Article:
Georgian election watchdog the International Society for Fair Elections And Democracy (ISFED) has found itself embroiled in scandal after admitting to making a mistake in their parallel vote tabulation.
Since 31 October’s parliamentary election, all eight opposition parties that won seats have denounced the vote as rigged, in part, though not only, because of irregularities raised by ISFED and other watchdogs.
The day after the elections, ISFED unveiled the results of their Parallel Vote Tabulation (PVT), which gave Georgian Dream 45.8% of the vote. The official result gave the ruling party 48.2%. On Friday, the group admitted to making an error in their PVT-based vote calculation by including invalid ballots.
In their post-election report on 1 November, ISFED also claimed that in 8% of polling stations the number of cast ballot papers exceeded the number of voter signatures, which they said could have affected the results by 4.1%.
On Monday, the ruling Georgian Dream party challenged the group to name all 8% of polling stations where they had reported that the cast ballot papers exceeded the voter signatures. The party’s executive secretary, Irakli Kobakhidze, demanded that ISFED come forward with the polling stations or apologise. He insisted that the actual discrepancy that ISFED had found did not amount to ‘even 1%’.
Kobakhidze, who ran Georgian Dream’s election campaign since September, said he hoped it would not take ISFED ‘three-four weeks’ to come forward with their data after they ‘carefully hid the PVT fraud’ for weeks.
Both Kobakhidze and ISFED’s Chair, Elene Nizharadze, confirmed they communicated over the last month as Georgian Dream sought to see documentation related to the PVT to check for inaccuracies.
As Kobakhidze reprimanded ISFED, his party fielded Giorgi Gakharia to parliament as their prime-ministerial candidate to form the new government. The parliament remains boycotted by all eight opposition groups.
[Read more on OC Media: Georgia’s new parliament opens without a single member of the opposition]
Illegal wiretapping ‘not ruled out’
On 11 December, 40 days after their initial statement, ISFED offered corrected PVT estimates giving seven out of nine political groups — including the opposition United National Movement-led (UNM) Strength in Unity coalition block, and Georgian Dream — higher numbers.
The changes raised Georgian Dream’s estimated support from 45.8% to 47.6%, narrowing the gap with official numbers.
Georgian Dream responded by claiming that allegations of electoral fraud from opposition groups was a ‘blatant lie’.
Many opposition supporters took to Facebook to attack ISFED over their 11 December admission, alleging the group had ‘sold out’ to Georgian Dream or was pressured by them to alter their initial report.
While opposition groups refrained from such theories, members from the UNM and European Georgia speculated that the government could have illegally accessed ISFED’s data.
Irakli Kobakhidze’s press conference on 14 December followed an admission by ISFED chair Elene Nizharadze two days earlier that the ‘mistake’ had damaged their reputation. She also ‘did not rule out’ the possibility of illegal monitoring from the authorities.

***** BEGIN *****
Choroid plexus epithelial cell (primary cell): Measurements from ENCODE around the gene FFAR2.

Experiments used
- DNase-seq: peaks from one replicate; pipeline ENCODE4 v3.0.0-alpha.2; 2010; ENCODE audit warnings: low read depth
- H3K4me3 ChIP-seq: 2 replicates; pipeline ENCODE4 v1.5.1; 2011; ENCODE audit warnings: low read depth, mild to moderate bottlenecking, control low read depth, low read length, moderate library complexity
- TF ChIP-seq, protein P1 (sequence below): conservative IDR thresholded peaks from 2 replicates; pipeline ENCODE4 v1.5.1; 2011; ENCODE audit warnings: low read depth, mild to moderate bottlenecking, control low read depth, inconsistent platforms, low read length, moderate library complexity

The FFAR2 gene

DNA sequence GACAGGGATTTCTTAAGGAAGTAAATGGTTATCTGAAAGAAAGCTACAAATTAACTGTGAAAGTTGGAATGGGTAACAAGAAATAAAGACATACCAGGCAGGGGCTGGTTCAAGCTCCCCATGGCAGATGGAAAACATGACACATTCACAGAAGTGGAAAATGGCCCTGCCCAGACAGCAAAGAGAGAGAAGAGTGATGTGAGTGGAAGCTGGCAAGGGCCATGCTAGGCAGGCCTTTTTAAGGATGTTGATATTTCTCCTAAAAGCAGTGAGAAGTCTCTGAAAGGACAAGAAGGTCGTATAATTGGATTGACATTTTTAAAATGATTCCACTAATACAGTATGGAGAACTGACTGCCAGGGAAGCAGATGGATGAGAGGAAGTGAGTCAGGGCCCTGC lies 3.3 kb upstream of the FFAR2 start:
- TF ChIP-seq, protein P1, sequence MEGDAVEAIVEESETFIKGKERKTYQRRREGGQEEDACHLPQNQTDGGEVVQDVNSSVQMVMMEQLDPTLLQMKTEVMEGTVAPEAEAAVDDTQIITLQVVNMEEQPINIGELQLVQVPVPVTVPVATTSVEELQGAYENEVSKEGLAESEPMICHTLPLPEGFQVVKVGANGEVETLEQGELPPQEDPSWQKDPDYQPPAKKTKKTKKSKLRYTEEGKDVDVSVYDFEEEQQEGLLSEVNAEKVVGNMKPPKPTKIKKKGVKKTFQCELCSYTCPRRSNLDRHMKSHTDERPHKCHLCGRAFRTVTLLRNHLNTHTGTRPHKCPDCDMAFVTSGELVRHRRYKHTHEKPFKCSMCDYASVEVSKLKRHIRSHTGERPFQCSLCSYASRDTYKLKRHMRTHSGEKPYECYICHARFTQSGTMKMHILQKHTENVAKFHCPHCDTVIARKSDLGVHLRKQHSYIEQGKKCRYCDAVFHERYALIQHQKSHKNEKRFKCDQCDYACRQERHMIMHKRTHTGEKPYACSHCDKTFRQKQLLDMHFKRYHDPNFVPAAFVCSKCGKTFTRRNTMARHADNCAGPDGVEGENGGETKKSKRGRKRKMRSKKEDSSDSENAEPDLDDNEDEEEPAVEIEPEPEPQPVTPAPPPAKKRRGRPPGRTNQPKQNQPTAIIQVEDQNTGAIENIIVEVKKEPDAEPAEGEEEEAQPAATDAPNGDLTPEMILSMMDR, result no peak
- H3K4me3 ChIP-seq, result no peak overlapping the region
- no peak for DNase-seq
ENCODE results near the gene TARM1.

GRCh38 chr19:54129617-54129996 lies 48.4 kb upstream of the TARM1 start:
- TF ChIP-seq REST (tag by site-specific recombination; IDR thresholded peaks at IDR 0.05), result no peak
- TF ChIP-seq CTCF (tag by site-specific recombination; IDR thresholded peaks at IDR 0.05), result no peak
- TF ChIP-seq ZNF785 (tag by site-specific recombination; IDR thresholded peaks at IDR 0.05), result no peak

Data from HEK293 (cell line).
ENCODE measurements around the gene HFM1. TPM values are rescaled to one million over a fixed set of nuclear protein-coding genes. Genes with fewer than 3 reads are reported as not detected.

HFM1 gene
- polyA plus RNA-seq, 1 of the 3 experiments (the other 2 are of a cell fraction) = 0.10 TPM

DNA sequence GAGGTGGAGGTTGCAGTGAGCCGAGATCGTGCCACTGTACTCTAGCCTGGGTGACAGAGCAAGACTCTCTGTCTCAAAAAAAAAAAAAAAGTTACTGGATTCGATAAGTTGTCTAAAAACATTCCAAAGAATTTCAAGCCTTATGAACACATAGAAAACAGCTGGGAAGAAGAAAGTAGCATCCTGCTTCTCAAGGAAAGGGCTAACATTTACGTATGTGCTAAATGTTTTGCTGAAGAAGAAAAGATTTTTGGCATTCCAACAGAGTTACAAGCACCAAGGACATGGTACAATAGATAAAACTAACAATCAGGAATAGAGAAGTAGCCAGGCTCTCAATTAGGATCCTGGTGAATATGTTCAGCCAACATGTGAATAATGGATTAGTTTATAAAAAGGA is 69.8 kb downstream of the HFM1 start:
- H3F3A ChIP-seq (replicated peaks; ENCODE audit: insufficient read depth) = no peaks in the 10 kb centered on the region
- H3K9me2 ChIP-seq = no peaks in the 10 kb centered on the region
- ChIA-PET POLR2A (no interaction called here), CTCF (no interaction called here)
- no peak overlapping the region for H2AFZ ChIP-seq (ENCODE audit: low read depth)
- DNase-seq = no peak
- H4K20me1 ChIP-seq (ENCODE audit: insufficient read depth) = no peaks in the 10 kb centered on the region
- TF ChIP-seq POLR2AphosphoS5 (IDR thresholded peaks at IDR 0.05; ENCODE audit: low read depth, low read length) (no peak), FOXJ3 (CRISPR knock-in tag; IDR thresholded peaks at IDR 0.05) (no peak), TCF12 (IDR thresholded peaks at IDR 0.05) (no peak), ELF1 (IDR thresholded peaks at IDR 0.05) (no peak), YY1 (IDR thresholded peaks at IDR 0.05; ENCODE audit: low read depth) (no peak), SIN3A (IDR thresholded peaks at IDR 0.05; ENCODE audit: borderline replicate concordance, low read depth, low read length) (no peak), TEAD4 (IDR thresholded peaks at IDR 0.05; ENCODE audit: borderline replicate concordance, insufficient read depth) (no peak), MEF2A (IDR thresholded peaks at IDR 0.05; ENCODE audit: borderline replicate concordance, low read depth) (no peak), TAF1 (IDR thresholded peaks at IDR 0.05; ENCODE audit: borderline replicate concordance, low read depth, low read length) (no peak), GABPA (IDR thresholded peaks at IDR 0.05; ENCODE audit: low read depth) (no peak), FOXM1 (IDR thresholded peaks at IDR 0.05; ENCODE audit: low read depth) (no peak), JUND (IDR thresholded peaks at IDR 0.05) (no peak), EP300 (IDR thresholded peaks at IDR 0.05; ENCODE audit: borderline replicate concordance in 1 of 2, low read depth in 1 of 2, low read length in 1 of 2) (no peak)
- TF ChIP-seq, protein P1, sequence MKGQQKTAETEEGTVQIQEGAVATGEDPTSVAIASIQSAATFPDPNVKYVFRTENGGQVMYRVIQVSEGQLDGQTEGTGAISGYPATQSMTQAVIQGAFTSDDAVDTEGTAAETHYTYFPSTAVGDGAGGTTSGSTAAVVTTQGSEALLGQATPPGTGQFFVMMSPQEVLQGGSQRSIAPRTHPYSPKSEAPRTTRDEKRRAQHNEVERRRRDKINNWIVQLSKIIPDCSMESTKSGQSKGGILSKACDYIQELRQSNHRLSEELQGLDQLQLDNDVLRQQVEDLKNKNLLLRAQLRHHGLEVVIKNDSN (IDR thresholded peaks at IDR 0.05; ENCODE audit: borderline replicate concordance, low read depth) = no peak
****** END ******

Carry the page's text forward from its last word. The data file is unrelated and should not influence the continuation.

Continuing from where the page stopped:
Georgian Dream has vigorously denied the allegation, insisting that they had only looked into the publicly available original PVT results that they said did not add up.
ISFED also insisted that their updated data did not change the distribution of seats after the 31 October election, which they reiterated was still held under the ‘lowest standard’ in recent years, referring again to ‘mismatches of 8% of the polling station protocols’.
In conversation with RFE/RL on 14 December, Nizharadze insisted they 'did not have anything to apologise for’.
A number of opposition groups currently boycotting the new parliament, the UNM, European Georgia, and Girchi among them, have pointed out since 11 December that the PVT monitoring would not reflect the scope of violations during October election.
Speaking to TV channel Formula on 14 December, European Georgia’s Sergi Kapanadze argued that elections were ‘rigged’ mainly through ballot box stuffing, voter carousels, and voter intimidation, which PVT-based monitoring would not detect.
On 4 November, over 25 local rights groups including ISFED, the Georgian Young Lawyers’ Association, and Transparency International Georgia, called the 31 October vote ‘the least democratic and free among the elections held under the Georgian Dream government’.
Their joint statement identified scuffles outside the polling stations, harassment of voters and journalist, vote-buying, ‘unprecedented use’ of administrative resources, and breaches of voter secrecy among the recurring violations throughout 31 October.
Criticism both from watchdog groups and opposition parties grew even further after the Central Election Commission were later than usual in publishing the preliminary results of the 31 October vote, and for later rejecting most of the complaints related to imbalanced vote protocols.
These findings were reflected and mostly confirmed by the OSCE/ODIHR international observer mission.